1976:040 - CORK: South Main Street, Cork

NMI Burial Excavation Records

County: Cork Site name: CORK: South Main Street

Sites and Monuments Record No.: N/A Licence number:

Author: D.C. Twohig, Department of Archaeology, University College Cork

Site type: Historic town

Period/Dating: Multi-period

ITM: E 566957m, N 571662m

Latitude, Longitude (decimal degrees): 51.896134, -8.480107

Excavations were continued on the site of the College of Holy Trinity- Christchurch, (built 1482). Some further work was undertaken on the foundations of the college and this demonstrated that the walls of the college were carried on a series of vertically driven wooden piles. Few finds were made in the vicinity of the college and no window or door fragments were recovered.
Much of the seasonā€™s work was concentrated in an area of ā€œsub-developmentā€ behind the medieval street frontage (South Main Street). The excavated horizons in that area had the range of date c.1170 to c.1400. The major structural remains in the area of ā€œsub-developmentā€ were rectangular post and wattle structures which measured on average 6m by 4m. A series of such structures were found throughout the 13th and early 14th centuries. There was little direct evidence to suggest that these structures had ever been roofed and it could be that they functioned primarily as windbreaks. However, it is possible that a lightweight roof may have beenĀ of leather scraps). It seemed probable therefore that the ā€œsub-developmentā€ area, behind the houses of the street frontage, was one in which such trades as metallurgy and leathercraft were practised. As yet it has not been possible to attempt a link-up between the ā€œsub-developmentā€ area and the houses of the street frontage. The pits excavated in the ā€œsub-developmentā€ area were of two types; (1) unlined, (2) lined with either wooden staves or wickerwork. The excavated fill of the pits suggested that they functioned as cess-pits. Their primary function however may have been as storage pits. One pit contained the fragmented remains of a complete Saintonge green-glazed jug; there were few finds from other pits.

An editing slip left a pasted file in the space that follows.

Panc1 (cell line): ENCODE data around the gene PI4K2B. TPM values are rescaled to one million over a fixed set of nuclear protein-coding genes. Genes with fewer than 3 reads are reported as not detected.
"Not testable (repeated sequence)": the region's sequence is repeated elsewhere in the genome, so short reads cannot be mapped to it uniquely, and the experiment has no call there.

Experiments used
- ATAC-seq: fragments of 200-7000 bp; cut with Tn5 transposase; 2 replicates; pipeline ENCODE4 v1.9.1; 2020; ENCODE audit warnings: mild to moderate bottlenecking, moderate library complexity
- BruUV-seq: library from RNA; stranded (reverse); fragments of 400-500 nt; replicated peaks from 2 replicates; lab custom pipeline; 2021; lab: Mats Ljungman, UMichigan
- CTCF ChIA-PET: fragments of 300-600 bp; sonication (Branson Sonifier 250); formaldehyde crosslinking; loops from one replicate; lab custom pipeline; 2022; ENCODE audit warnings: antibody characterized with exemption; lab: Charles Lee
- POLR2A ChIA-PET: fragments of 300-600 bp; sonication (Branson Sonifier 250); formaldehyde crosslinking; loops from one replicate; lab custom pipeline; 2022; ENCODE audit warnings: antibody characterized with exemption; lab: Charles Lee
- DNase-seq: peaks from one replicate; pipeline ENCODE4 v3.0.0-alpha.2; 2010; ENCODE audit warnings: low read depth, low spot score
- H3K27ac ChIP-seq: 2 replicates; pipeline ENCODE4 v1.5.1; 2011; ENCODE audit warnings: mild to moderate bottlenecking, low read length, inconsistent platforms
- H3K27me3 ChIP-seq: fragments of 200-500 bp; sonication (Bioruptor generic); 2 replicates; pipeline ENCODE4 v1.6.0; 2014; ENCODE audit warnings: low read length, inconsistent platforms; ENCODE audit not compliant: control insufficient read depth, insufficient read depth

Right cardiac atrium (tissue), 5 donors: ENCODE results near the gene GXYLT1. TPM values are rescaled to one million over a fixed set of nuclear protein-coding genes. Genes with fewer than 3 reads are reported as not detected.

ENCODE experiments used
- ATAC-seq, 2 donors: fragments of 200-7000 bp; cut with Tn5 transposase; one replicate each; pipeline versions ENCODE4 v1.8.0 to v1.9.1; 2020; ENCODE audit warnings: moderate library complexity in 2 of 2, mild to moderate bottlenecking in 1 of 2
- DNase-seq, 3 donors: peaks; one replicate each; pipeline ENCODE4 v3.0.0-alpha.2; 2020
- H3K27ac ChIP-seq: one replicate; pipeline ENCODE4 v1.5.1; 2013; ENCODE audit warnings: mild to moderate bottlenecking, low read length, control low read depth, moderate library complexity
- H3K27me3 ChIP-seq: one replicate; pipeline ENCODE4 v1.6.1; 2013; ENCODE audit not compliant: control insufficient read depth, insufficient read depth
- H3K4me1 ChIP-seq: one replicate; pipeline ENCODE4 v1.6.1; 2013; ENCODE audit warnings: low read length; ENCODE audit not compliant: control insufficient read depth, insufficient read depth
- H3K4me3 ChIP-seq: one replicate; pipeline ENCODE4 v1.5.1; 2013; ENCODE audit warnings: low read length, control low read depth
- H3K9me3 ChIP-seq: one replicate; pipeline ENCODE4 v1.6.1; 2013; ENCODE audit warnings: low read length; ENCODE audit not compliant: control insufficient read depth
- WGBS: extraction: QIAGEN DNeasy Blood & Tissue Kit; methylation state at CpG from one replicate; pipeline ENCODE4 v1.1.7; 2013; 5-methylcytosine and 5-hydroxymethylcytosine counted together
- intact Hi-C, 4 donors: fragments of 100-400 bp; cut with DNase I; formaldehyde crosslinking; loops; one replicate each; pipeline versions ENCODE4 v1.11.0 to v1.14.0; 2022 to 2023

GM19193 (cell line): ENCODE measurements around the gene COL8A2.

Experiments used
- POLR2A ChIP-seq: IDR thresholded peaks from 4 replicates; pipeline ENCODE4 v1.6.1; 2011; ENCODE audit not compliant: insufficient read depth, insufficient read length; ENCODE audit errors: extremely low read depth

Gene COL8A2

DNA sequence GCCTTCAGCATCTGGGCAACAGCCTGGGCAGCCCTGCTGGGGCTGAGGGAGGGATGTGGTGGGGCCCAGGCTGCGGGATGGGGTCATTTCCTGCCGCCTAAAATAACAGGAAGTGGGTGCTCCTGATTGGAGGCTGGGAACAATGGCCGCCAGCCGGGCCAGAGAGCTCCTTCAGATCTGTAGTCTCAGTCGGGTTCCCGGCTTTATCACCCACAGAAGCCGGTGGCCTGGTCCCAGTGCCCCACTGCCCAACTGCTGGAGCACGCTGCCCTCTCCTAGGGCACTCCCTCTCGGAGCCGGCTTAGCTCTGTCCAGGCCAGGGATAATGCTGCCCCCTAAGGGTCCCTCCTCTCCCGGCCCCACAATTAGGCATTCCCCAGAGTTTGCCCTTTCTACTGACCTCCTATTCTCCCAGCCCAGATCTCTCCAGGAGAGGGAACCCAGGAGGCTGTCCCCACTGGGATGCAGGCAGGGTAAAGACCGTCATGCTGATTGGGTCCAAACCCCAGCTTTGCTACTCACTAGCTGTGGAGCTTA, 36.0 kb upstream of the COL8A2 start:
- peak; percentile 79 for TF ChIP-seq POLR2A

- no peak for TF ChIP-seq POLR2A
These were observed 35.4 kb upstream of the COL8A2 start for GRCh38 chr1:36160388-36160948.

Large quantities of pottery continue to be found on the site and the volume of imports is in the order of 80% for the 13th and early 14th centuries. The bulk of the imported ware is from the Saintonge and the Bristol area. Bronze pins, iron nails, knives, fish-hooks, arrowheads and spearheads continue to be found as well as stone spindle-whorls, whetstones and net-sinkers. Bone and antler combs and gaming pieces are also found. To date, no coins have been found on any of the Cork city sites, and there is nowhere with evidence for occupation which can be dated earlier than the late 12th century. It now seems likely that the Viking settlement was not within that area which subsequently became the walled city of Cork.